Feb. 10, 1874Thomas Wesley (“T.W.”) Brents pens the preface to the first edition of his book entitled The Gospel Plan of Salvation. This book will become essential reading to a great many preachers within the Restoration Heritage during the latter quarter of the 1800’s and the first half of the 1900’s. Accounts are common as to how when preachers traveled and had room to take only one book along with them other than the Bible, they didn’t take a concordance, but took along The Gospel Plan of Salvation. Of greatest significance is the fact that this work discusses salvation solely as a matter of things accomplished in the past; any present or future aspects of salvation are not noted. The consequences of that myopia of perspective not only on the formulation of sermons, but the reception of them, and how salvation is to be rightly viewed, cannot be understated.

[Sidebar: Even in the latter half of the 1970’s when I first mentioned to a preacher the thought of my taking up preaching, Brent’s work was the first suggested to me to own and read.]

February 11

Feb. 11, 1880William Baxter, a native of England, dies at the age of 59. He had come to the States in 1829, was baptized in 1838, and was a co-worker with Walter Scott. A graduate of Bethany College (1845), Baxter went on to become the president (1859) of Arkansas College in Fayetteville, a role that came to an end when the Confederate Army, retreating from the Battle of Pea Ridge, burned the college down (March 1862). Prior to, and during, the Civil War, Baxter was known for his opposition to slavery. Holding those views while living in a state that had seceded from the Union, caused no small amount of trouble for Baxter, but he never wavered from them.

Though having been a preacher, songwriter, and college president, Baxter is best remembered today as having penned (1874) the first in-depth biography of Walter Scott (The Life of Elder Walter Scott: With Sketches of His Fellow-Laborers, William Hayden, Adamson Bentley, John Henry, and Others). Baxter’s body is buried in the Lisbon Cemetery in Lisbon (Columbiana County), Ohio.

February 12

Feb. 12, 1823William Watts is born to William Samuel & Roxanna (Ware) Watts in Pikeville, Kentucky. His family soon moves to Georgia and raises him there, but when he gets out on his own he moves back to West Virginia and works as a school teacher and Baptist minister. During the Civil War, he is a sympathizer of the Confederate cause (he will even name one of his sons “Jefferson Davis”), but because he encounters so many troubles related to his holding such a view in Union West Virginia, he moves to Confederate Virginia. While there in 1865, Watts hears some sermons by a preacher within the Restoration Heritage and, with time, is convicted and submits to baptism by the preacher.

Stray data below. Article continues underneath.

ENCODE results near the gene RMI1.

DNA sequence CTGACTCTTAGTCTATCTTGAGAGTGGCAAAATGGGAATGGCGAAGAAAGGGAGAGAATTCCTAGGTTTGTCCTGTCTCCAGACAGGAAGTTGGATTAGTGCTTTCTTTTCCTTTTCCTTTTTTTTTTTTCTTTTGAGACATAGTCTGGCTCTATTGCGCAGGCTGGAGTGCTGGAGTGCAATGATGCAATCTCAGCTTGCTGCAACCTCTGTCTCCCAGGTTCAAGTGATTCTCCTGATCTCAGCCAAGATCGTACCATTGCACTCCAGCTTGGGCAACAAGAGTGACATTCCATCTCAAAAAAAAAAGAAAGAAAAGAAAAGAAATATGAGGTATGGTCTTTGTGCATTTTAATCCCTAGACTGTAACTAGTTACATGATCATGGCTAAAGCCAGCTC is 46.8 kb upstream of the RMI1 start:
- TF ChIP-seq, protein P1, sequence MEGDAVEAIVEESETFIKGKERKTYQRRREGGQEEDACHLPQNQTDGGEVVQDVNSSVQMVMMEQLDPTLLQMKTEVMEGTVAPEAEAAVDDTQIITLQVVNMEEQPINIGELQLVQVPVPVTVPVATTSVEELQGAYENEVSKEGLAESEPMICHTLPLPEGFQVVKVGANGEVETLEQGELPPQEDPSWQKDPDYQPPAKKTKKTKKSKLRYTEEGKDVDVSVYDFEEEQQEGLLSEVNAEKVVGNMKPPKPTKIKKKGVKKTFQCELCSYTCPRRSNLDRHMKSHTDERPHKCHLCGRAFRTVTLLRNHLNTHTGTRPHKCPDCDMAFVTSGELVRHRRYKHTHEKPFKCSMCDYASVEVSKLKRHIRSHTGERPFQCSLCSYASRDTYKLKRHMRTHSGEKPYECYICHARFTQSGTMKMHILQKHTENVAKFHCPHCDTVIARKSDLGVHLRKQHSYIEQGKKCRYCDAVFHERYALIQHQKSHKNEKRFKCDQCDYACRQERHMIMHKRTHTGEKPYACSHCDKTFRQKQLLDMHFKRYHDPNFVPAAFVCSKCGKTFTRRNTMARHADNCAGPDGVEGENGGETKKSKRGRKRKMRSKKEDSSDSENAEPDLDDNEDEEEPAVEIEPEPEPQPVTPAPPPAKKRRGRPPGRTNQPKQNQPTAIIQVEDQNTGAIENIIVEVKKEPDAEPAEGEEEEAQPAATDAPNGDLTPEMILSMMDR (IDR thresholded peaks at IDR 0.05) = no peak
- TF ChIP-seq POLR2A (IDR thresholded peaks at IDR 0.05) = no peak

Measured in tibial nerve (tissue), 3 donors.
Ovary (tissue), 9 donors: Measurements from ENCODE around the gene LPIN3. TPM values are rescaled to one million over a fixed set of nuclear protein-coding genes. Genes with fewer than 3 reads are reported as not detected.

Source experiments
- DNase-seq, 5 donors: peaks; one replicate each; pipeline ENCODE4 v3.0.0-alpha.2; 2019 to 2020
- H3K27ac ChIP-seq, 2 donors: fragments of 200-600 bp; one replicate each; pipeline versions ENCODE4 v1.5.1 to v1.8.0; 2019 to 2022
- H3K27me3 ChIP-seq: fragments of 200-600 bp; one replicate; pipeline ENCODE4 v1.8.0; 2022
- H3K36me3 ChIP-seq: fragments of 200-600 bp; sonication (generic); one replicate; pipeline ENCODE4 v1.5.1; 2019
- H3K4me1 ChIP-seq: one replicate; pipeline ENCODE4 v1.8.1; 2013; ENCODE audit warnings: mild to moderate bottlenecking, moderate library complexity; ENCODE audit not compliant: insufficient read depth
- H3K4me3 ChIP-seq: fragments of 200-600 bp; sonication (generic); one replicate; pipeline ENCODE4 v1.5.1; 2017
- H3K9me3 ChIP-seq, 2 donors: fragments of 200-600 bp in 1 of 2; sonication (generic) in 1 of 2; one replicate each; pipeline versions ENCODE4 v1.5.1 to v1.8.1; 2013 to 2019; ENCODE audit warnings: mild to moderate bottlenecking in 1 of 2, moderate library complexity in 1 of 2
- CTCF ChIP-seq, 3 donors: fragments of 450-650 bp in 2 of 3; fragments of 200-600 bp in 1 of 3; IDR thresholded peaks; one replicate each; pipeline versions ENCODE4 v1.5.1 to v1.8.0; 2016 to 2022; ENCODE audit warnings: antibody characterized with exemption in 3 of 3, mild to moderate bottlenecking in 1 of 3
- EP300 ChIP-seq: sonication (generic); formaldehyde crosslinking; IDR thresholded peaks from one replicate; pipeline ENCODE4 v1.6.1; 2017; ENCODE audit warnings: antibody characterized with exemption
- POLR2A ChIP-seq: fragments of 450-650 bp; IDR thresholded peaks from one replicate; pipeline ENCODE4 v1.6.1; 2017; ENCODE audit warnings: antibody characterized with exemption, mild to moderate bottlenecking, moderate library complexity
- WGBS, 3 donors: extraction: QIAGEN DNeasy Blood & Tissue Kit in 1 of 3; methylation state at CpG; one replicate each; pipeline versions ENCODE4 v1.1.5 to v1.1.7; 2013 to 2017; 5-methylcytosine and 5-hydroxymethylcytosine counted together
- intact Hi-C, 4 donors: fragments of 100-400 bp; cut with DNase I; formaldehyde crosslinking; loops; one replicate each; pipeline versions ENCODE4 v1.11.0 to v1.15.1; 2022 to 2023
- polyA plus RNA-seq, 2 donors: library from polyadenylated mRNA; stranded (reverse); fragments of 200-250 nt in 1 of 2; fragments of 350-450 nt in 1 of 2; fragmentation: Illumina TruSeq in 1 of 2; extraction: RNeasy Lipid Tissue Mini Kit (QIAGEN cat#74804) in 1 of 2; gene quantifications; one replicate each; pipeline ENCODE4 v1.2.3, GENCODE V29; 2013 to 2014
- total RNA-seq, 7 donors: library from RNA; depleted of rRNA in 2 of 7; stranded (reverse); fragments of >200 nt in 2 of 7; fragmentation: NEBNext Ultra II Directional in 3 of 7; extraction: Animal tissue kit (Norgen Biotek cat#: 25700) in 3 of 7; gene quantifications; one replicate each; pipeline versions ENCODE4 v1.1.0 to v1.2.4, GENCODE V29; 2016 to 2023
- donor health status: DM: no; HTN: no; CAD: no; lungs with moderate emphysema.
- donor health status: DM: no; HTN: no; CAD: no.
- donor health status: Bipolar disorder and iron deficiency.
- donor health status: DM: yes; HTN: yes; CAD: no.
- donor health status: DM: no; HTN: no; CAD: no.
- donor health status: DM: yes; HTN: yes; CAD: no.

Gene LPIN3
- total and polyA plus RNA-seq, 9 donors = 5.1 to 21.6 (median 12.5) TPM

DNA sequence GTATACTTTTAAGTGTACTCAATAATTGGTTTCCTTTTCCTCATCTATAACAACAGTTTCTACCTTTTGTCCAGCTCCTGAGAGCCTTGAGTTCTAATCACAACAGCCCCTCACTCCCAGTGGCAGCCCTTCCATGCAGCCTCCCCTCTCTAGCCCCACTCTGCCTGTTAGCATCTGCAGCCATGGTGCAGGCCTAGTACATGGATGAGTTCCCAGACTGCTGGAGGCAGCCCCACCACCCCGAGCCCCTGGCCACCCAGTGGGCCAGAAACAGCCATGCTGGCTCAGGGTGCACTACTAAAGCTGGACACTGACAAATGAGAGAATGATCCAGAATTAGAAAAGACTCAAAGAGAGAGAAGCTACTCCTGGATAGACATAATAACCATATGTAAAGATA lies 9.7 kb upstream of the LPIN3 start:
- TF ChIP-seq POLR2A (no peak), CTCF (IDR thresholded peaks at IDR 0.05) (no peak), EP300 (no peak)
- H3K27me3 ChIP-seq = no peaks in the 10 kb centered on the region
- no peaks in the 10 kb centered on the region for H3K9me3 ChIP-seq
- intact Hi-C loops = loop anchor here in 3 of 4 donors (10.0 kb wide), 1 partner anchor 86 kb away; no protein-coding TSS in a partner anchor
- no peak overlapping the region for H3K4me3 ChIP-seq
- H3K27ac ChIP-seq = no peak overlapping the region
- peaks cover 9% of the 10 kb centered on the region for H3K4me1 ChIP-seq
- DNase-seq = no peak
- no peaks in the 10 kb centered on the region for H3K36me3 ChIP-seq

The following year, Watts returns to West Virginia, but since he is now preaching “some new thing,” his reception is mixed. No small number are persuaded by him (including his wife’s family), but many others are not, and he is forced to leave his pulpit in the Baptist Church. With those he has persuaded in the area, he plants a Restoration Heritage church. Watts and the new congregation will face strong opposition, but they experience some growth and at least one other congregation is planted in the county as a result.

Watts will live in poverty the rest of his days. Upon his death in 1879 at the age of fifty-six, his family is so poor they cannot even afford to purchase the necessary cemetery plot in which to bury his body. The Masonic Lodge steps in and donates a plot and gravestone.

William Watts was never well-known outside of his county. He was the recipient of unending, merciless ridicule and mockery by many. Derisive songs were even made up and sung about him. He was hardly even able to provide his family with a means to survive and he died rather early on in life. Still, two of his sons will choose to become preachers.

What is perhaps most remarkable is that this man’s life was anything but unique, for a great many preachers within the Restoration Heritage traveled a very similar path in life. Those of us in this Heritage today stand on his shoulders and those of many others like him. May the memory of such come often, and never cease to humble us.

February 13

Feb. 13, 1843Robert Catlett (“R.C.”) Cave is born to Robert Preston & Sarah Francis (Lindsay) Cave in Orange County, Virginia. R.C., and both of his brothers (Lindsay Wallace and Reuben Lindsay) will all serve in Co. A of the CSA, 13th Virginia Infantry Regiment during the Civil War. This regiment is exposed to some of the hardest fighting and bloodiest battles of the war. It is virtually cut in half (losing 111 of the 250 men it fielded) in the Battle of Gaines Mill (June 1862). The 13th VA also suffers significant losses in the battles of Cedar Mountain, Second Manassas (aka: 2nd Bull Run), Fredericksburg, Chancellorsville, Cold Harbor (fought on the same ground as Gaines Mill), and Cedar Creek. When the South surrenders in April 1865, only ten officers and fifty-two men of the 13th VA are present. Remarkably, although all three Cave brothers are wounded in combat, all three survive the war. All three go on to take up preaching.

R.C. begins preaching in 1867 and will soon come to serve as editor of two departments for J.W. McGarvey’s Apostolic Times. He will eventually take up preaching in 1888 with the Central Church in St. Louis, Missouri, the congregation where J.H. Garrison, editor of the Christian-Evangelist, is a member. Learned, eloquent, and a man of wide-reading, R.C. is well received at first. However, in late 1889, R.C. preaches a series of sermons that explicitly denies all sense of anything miraculous about Scripture and the Christian faith as a whole. The local newspaper, the St. Louis Republic, begins running transcripts of his sermons and these are picked up by the national media. his sermons. Word of the matter, and the resulting shock, runs like electricity through Restoration Heritage churches, as well as other groups, and R.C.’s ministry with Central will come to a swift end. Upon leaving Central, R.C. and a number of other former members, start up the Non-Sectarian Church of St. Louis. In R.C. word’s their rationale is clear: